a movement of the arms and legs forming one of a series in swimming.
    “I slipped into the water and swam a few strokes”
    synonyms: movement, action, motion, move
    “Mick swam a couple of strokes”
    a particular style of moving the arms and legs in swimming.
    “front crawl is a popular stroke”
    (in rowing) the mode or action of moving the oar.
    the oar or oarsman nearest the stern of a boat, setting the timing for the other rowers.
    noun: stroke oar; plural noun: stroke oars
    5.
    a sudden disabling attack or loss of consciousness caused by an interruption in the flow of blood to the brain, especially through thrombosis.
    “he was left disabled by a stroke”
    synonyms: thrombosis, embolism, cerebral vascular accident, CVA, cerebral haemorrhage, ictus, seizure;
    archaicapoplexy
    “he had recently suffered a small stroke”

    verb
    verb: stroke; 3rd person present: strokes; past tense: stroked; past participle: stroked; gerund or present participle: stroking

    1.
    move one’s hand with gentle pressure over (a surface), typically repeatedly; caress.
    “he put his hand on her hair and stroked it”
    synonyms: caress, fondle, pat, pet, touch, brush, rub, massage, knead, soothe; More
    manipulate, finger, handle, feel, maul, tickle;
    informalpaw
    “she reached out and stroked the cat”
    apply (something) to a surface using a gentle movement.
    “she strokes blue eyeshadow on her eyelids”
    North Americaninformal
    reassure or flatter (someone), especially in order to gain their cooperation.
    “production executives were expert at stroking stars and brokering talent”
    2.
    act as the stroke of (a boat or crew).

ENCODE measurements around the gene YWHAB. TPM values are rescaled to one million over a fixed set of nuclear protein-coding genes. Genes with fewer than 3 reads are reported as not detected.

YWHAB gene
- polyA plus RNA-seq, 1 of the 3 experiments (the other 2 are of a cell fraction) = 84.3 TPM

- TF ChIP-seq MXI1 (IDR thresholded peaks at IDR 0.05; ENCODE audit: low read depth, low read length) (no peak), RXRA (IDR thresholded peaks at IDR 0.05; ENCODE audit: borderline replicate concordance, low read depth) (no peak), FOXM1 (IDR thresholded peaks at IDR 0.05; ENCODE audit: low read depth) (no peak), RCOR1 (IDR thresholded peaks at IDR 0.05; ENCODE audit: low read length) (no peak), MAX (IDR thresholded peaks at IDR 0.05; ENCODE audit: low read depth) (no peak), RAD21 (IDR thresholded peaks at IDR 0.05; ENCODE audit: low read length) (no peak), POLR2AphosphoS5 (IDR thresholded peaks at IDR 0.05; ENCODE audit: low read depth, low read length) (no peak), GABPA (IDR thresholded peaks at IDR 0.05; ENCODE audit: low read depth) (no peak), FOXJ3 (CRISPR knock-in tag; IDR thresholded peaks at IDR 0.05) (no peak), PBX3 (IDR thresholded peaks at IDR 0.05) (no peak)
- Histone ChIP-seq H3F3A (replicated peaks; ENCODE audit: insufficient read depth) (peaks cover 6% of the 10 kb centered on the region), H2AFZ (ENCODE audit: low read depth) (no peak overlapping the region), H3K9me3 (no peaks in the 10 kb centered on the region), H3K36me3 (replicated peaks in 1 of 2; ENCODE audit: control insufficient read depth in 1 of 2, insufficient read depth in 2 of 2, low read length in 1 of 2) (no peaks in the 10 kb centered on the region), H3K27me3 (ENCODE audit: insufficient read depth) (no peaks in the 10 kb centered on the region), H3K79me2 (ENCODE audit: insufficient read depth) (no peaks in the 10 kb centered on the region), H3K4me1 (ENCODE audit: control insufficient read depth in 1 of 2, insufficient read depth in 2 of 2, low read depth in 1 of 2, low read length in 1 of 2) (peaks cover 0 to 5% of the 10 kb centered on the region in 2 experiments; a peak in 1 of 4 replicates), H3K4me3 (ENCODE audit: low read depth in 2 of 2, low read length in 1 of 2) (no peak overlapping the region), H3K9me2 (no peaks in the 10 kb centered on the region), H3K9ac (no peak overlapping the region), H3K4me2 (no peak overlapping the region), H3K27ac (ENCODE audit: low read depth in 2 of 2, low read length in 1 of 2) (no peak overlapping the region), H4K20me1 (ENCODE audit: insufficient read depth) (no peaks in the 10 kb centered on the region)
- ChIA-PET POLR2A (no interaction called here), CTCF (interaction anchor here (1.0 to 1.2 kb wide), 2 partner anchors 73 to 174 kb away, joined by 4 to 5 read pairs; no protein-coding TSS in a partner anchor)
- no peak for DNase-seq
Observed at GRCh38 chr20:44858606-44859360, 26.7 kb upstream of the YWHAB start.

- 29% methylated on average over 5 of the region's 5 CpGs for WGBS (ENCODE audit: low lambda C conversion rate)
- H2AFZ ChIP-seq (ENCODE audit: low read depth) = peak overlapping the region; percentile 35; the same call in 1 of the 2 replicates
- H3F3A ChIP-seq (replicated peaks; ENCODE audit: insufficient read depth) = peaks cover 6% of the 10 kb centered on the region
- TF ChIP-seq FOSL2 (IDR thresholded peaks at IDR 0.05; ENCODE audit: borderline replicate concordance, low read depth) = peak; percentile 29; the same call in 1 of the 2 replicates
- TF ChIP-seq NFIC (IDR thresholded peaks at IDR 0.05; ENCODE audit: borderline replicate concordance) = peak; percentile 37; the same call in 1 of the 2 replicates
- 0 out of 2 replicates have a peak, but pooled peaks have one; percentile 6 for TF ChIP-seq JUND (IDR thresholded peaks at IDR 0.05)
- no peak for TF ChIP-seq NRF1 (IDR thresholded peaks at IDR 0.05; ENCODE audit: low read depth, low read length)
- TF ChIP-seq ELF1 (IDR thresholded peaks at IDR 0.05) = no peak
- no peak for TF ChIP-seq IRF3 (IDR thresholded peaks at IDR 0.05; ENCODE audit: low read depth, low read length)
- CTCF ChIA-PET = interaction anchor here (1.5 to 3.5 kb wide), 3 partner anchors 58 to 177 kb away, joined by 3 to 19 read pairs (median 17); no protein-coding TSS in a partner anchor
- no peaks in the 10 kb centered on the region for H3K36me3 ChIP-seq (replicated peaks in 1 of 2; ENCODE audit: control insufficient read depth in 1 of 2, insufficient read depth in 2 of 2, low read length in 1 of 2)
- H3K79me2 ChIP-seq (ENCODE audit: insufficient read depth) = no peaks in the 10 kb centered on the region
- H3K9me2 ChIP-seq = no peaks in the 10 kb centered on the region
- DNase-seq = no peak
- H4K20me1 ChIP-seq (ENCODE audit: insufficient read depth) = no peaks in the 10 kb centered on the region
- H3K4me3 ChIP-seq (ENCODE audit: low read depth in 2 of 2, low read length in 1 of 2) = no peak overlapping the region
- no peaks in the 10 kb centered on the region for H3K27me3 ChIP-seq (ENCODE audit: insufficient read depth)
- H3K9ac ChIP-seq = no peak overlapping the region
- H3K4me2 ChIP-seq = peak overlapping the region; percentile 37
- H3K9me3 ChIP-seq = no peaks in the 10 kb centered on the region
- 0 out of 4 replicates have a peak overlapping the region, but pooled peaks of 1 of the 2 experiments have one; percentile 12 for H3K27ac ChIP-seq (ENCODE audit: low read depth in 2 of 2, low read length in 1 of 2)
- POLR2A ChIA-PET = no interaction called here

“he stroked the coxed four to victory”
    3.
    hit or kick (a ball) smoothly and deliberately.
    “Markwick stroked the ball home”
    p10in5
    Old English strācian ‘caress lightly’, of Germanic origin; related to Dutch streek ‘a stroke’, German streichen ‘to stroke’, also to strike. The earliest noun sense ‘blow’ is first recorded in Middle English.
    p5in6

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    • throttle
      ˈθrɒt(ə)l/
      noun
      noun: throttle; plural noun: throttles

      1.
      a device controlling the flow of fuel or power to an engine.
      “the engines were at full throttle”
      2.
      archaic
      a person’s throat, gullet, or windpipe.

      verb
      verb: throttle; 3rd person present: throttles; past tense: throttled; past participle: throttled; gerund or present participle: throttling

      1.
      attack or kill (someone) by choking or strangling them.
      “she was sorely tempted to throttle him”
      synonyms: choke, strangle, strangulate, garrotte, asphyxiate, smother, suffocate, stifle More
      “there was a pair of hands round her throat, throttling her”
      suppress, inhibit, stifle, control, restrain, check, contain, put a/the lid on;
      crack down on, clamp down on, drive underground;
      stop, put an end to, bring to an end, end, stamp out, bring to a stop, halt, bring to a halt;
      informalput paid to, put the kibosh on, put the stopper on, do for
      “attempts to throttle the criminal supply of drugs”
      2.
      control (an engine or vehicle) with a throttle.
      “it has two engines that can be throttled”
      reduce the power of an engine or vehicle by use of the throttle.
      “the pitch of the engine fell as the driver throttled back”
      p25
      late Middle English (as a verb): perhaps a frequentative, from throat; the noun (dating from the mid 16th century in sense 2) is perhaps a diminutive of throat, but the history of the word is not clear.
      68days